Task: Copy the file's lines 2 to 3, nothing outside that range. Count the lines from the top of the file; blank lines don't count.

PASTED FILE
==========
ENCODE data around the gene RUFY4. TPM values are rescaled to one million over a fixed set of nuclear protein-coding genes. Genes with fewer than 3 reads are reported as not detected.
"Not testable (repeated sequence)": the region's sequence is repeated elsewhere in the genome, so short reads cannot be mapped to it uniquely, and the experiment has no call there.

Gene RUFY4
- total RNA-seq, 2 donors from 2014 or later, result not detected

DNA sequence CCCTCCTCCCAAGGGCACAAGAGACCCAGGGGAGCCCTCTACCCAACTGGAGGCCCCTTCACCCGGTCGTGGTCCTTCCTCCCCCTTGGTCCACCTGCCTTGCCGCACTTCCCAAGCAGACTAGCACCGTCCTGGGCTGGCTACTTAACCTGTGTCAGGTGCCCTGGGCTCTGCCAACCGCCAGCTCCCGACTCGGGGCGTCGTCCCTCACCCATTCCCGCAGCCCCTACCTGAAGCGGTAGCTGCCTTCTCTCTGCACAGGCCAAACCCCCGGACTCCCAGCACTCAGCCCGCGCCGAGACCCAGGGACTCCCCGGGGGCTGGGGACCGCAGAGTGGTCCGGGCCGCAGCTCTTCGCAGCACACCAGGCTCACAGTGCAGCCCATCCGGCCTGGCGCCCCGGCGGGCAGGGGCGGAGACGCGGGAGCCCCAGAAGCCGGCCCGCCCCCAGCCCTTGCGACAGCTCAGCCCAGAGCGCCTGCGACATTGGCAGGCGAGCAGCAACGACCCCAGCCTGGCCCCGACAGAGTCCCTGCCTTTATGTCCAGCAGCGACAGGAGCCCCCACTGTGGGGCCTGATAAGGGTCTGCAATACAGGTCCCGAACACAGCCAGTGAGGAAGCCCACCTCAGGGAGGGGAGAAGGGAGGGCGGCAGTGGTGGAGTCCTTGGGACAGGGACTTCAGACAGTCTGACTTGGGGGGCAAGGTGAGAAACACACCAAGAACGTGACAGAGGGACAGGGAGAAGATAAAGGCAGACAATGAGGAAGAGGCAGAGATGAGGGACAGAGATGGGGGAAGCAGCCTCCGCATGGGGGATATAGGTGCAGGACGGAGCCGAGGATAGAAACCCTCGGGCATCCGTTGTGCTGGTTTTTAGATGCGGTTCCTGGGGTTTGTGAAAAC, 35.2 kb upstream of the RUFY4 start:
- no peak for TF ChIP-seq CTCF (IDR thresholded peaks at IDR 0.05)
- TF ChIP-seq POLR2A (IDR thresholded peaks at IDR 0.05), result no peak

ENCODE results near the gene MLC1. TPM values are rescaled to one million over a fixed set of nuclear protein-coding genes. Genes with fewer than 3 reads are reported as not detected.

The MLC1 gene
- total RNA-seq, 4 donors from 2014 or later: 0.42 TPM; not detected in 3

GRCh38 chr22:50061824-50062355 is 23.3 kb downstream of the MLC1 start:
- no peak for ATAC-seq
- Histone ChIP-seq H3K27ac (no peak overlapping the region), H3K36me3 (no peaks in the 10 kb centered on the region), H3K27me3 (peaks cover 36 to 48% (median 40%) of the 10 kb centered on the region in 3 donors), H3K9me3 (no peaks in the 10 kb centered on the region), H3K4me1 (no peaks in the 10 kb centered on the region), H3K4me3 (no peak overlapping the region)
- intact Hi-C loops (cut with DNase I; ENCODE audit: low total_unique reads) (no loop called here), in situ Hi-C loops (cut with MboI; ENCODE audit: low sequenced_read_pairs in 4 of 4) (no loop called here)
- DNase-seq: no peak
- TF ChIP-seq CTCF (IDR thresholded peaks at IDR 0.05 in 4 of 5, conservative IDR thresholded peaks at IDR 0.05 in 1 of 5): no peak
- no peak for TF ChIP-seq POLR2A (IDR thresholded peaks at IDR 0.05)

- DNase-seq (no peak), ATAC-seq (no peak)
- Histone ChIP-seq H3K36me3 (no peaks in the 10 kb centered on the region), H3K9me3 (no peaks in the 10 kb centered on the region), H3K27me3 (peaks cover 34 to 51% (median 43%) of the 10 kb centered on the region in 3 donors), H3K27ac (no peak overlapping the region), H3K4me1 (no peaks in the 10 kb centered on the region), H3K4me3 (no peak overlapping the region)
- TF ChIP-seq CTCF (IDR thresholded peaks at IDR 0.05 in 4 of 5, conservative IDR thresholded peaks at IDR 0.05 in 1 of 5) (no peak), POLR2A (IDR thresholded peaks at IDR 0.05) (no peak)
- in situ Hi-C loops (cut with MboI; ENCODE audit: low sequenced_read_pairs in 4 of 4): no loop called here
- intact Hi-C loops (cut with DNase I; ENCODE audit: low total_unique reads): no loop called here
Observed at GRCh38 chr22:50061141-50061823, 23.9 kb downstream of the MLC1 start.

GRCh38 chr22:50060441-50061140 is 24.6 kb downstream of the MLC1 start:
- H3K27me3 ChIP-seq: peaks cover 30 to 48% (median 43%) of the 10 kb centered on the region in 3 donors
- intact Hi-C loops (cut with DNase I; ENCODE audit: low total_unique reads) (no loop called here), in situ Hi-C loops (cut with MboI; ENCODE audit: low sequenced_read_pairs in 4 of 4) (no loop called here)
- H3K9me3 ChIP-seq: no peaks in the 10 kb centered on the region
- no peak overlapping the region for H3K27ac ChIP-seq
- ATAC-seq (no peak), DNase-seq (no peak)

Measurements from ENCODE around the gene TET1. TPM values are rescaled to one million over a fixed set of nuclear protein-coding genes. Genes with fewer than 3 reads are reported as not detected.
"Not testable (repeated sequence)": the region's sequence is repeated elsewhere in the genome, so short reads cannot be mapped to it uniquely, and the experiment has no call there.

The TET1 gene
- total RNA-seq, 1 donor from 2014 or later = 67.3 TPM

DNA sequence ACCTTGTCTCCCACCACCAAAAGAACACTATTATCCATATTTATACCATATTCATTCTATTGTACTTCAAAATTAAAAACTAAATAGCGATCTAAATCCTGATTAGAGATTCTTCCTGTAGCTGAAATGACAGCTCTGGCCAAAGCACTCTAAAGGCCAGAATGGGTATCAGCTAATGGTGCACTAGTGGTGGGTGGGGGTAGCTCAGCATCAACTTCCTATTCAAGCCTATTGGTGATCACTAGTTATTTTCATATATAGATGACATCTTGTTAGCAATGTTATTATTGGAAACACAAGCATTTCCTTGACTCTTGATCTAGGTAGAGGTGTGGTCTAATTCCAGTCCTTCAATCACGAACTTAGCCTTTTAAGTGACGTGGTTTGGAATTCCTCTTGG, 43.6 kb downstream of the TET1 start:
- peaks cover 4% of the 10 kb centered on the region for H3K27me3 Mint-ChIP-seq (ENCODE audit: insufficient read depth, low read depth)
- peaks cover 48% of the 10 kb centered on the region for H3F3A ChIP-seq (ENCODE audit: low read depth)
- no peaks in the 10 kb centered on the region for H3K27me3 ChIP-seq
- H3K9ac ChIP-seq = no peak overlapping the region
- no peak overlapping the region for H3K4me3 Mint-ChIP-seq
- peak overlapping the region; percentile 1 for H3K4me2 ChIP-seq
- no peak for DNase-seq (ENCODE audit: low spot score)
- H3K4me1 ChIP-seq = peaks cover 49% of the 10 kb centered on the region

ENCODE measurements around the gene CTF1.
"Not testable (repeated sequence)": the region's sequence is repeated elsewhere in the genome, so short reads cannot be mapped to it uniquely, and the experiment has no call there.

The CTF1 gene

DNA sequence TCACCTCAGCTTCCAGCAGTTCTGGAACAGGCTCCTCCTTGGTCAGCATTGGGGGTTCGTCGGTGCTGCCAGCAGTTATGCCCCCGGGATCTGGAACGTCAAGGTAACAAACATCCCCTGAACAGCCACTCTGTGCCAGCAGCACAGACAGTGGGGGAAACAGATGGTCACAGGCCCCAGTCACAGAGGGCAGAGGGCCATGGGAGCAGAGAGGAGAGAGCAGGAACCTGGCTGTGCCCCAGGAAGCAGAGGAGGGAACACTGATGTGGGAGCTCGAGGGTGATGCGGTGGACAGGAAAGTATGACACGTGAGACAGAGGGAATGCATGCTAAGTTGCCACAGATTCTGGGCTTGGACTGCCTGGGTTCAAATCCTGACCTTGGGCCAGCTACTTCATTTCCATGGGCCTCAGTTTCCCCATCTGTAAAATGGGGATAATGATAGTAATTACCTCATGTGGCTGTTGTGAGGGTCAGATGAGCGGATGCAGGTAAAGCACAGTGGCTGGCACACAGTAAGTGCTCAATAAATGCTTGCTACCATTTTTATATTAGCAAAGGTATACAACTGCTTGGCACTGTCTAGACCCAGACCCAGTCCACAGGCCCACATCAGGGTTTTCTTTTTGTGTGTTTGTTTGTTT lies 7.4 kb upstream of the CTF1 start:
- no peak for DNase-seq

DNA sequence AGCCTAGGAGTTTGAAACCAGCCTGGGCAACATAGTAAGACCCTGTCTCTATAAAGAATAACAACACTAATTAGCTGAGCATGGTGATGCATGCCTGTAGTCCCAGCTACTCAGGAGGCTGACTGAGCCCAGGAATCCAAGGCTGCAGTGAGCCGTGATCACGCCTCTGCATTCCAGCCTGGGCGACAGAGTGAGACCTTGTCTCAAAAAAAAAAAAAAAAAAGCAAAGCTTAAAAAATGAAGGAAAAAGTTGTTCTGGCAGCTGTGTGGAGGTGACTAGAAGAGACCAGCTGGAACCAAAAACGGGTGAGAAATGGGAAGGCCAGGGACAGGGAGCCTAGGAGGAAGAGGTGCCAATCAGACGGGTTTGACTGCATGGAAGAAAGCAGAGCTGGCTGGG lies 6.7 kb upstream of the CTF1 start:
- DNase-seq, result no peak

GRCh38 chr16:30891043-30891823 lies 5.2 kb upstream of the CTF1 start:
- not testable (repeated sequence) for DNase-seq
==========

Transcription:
"Not testable (repeated sequence)": the region's sequence is repeated elsewhere in the genome, so short reads cannot be mapped to it uniquely, and the experiment has no call there.

Gene RUFY4